What Unites Fighting Actors in Syria?

What Unites Fighting Actors in Syria?

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Middle East conventional wisdom, in general, unites people based on their religious denominations. In the West, we tend to view the matter in terms of Muslims vs. Christians, Shias vs. Sunnis, Muslims vs. Jews, Etc… What unites fighting actors in Syria is a far more sinister factor: It’s pure ideology.

There is military cooperation between Iran (Ruled by extremist Shias) and Turkey (Ruled by extremist Sunnis). Conventional wisdom makes people scratch their heads to understand this close cooperation between two countries who should be sworn enemies. Extreme Islamic ideology is what fuses Iran to Turkey. Both countries are united by their desire to harm the State of Israel.

There is cooperation between the United States (Liberal Christian democracy) and the YPG (Liberal Sunni Muslims). Their common denominator is liberalism even though both religious beliefs provide a glimpse into the larger clash of civilizations (i.e. U.S. vs. AQ).

There is even an unwritten cooperation between liberal Syrians fighting for the removal of Iran from Syria and the Jewish State. Based on their liberalist views and ideology, not religion. It could also be argued that this cooperation is based on a future where peace between both nations become a worthy reality.

The enmity between Sunni Saudi Arabia and Shia Iran could be argued it is also about Iranian determination to see Saudi Arabia punished for its close cooperation with Israel. Why would Iran strike cooperation agreements with extremist Sunni Turkey but fire missiles, through the Houthi Yemeni proxy, at Riyadh?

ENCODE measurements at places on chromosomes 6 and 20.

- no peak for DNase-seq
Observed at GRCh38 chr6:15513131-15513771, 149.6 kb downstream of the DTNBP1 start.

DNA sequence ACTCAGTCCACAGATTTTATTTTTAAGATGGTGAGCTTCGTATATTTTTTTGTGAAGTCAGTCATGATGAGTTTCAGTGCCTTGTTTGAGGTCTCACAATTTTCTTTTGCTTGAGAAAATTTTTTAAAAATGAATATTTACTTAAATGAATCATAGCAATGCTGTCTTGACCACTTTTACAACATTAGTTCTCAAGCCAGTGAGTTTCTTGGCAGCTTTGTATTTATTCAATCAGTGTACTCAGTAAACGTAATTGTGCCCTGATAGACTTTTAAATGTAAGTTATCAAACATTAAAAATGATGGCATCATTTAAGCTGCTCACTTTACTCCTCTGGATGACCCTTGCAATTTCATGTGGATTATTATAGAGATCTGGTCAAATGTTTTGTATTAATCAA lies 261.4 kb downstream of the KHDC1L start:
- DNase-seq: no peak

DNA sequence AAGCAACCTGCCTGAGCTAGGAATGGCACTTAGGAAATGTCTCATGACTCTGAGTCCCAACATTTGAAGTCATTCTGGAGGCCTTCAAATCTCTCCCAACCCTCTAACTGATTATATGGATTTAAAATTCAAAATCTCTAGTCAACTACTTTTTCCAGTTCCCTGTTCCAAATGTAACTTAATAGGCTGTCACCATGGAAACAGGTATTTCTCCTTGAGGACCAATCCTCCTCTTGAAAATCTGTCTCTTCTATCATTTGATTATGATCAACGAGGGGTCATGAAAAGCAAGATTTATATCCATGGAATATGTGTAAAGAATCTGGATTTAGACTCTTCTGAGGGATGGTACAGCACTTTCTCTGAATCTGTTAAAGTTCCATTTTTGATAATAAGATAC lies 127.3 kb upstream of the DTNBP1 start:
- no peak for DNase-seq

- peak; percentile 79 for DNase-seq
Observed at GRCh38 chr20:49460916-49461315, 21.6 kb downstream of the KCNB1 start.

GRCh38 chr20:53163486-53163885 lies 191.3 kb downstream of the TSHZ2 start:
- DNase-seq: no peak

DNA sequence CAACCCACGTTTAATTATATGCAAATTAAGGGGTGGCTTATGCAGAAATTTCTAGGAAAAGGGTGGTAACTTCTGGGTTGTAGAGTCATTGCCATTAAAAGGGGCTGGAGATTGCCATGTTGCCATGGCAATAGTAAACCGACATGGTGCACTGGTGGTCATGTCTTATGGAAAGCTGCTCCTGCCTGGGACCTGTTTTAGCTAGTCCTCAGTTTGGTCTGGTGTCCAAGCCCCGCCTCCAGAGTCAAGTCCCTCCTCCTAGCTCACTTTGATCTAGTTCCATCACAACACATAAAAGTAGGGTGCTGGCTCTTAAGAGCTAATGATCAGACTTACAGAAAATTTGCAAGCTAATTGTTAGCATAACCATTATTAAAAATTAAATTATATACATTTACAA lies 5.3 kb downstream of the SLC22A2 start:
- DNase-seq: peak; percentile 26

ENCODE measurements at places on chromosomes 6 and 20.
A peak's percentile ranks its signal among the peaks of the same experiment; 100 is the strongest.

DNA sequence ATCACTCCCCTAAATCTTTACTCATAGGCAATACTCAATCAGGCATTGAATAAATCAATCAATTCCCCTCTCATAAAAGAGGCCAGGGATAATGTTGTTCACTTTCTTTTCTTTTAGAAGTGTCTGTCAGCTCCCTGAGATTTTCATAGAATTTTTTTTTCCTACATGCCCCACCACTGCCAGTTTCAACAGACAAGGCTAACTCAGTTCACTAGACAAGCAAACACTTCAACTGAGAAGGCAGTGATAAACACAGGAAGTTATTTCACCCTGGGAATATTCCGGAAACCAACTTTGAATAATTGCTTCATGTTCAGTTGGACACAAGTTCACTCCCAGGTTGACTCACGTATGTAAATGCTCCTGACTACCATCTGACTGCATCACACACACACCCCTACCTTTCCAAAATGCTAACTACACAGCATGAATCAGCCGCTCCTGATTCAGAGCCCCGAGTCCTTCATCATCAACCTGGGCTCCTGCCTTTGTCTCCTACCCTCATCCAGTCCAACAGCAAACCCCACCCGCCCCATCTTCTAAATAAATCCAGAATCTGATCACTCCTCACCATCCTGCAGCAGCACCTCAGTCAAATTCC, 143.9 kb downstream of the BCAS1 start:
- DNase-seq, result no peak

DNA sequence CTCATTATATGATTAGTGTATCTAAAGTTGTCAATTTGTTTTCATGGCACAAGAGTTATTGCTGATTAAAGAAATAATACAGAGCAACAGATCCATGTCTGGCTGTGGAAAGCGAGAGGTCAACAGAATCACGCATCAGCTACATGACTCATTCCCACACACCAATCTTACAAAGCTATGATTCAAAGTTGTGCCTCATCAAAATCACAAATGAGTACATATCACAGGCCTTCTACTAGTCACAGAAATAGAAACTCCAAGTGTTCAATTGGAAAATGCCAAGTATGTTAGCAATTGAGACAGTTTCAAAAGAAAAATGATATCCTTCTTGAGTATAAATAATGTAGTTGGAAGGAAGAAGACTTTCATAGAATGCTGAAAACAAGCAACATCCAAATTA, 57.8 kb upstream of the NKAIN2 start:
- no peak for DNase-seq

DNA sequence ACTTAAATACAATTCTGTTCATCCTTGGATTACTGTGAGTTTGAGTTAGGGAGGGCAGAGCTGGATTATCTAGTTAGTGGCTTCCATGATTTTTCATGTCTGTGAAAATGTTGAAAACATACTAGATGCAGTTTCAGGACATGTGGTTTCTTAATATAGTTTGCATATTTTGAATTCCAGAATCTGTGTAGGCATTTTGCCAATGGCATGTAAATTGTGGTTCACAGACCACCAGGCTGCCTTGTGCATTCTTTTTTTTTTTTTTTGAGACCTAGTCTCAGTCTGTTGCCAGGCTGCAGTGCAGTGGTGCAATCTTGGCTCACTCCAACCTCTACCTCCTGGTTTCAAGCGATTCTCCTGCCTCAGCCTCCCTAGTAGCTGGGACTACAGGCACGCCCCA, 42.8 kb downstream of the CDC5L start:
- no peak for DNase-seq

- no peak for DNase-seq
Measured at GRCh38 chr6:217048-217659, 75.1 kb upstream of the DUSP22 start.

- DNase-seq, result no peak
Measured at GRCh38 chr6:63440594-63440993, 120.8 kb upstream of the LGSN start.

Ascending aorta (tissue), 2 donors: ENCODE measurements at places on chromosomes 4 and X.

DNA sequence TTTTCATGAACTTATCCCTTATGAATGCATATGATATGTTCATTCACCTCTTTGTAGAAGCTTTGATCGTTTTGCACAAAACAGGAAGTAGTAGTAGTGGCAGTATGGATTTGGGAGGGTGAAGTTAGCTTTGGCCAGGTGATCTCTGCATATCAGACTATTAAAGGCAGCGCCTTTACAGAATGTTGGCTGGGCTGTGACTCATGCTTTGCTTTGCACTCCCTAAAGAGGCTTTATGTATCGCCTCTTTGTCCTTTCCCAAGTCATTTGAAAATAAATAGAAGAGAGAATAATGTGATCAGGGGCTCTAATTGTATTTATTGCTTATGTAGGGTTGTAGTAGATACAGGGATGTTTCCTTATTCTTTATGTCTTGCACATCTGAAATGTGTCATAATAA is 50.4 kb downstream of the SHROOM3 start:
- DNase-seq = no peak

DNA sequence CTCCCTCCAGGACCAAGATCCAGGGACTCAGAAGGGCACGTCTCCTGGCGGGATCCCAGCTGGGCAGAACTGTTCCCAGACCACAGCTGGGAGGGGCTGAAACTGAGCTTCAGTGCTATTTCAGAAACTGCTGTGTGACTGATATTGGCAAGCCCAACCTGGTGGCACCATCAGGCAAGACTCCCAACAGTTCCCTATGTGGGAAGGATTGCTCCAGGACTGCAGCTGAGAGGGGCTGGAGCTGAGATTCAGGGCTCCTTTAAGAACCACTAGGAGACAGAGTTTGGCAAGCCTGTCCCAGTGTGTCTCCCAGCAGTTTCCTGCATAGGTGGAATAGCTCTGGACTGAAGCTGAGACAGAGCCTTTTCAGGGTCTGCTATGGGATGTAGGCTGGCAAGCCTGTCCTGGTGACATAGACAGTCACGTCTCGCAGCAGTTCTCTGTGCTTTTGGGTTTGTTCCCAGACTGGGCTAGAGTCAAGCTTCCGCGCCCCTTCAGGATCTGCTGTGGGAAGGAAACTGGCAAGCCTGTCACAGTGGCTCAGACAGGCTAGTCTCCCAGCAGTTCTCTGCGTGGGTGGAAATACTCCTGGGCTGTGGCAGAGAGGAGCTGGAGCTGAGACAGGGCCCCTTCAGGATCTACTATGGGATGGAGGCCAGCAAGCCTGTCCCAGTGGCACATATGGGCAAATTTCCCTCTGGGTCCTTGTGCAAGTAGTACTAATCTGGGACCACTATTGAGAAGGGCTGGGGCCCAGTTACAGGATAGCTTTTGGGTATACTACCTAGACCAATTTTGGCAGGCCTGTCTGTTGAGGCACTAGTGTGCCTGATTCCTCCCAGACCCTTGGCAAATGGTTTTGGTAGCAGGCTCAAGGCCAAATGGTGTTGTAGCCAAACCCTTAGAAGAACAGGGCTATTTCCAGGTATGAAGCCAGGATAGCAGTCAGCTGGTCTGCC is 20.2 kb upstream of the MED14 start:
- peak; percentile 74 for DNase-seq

Many other examples abound to include every other force fighting in Syria. What unites fighting actors in Syria is not religion, as we are led to believe often, but rather it is the struggle between liberal views and extremist ones.

Which is good news indeed.

There are two exceptions to this rule, which are the bad news.

Iranian hate for Israel is not a secret. In this instance, it is not only extremist Mullahs fighting against a liberal Jewish ideology but also religious Shia extremists attempting to destroy the Jewish State, and by extension all Jewish religious traces or existence in the region. This conflict is organically religious as well as ideological.

The second exception is the Assad regime. Baschar al-Assad, who hails from a liberal Alawite clan, chose to fight with, and on behalf of, the extremist Iranian Mullahs because his hate for Israel supersedes his views of Islam in its ugliest form.

Assad views Israel as his one and only enemy (next to his own people) he must amalgamate all his energy and resources to defeat. As for Sunni extremists in Syria, Assad was the one who fed ISIS as a ploy to scare the west into abandoning the notion of regime change in Syria. Assad does not fear Sunni extremists because the world, led by the United States, have them in their scope. It was the US that defeated ISIS, not Assad or his Russian cohorts.

Extremism against Jews has created those two exceptions in the region, which is why we must stop Iran at all costs. All of us must support an outcome where extremism is defeated permanently by defeating the Mullahs permanently.

As fighting erupts between the different forces, it is important to ask yourself the question of what unites fighting actors in Syria. The answer is reasonably explorable if one can gauges the ideological anchors of those fighting forces.

What Unites Fighting Actors in Syria?

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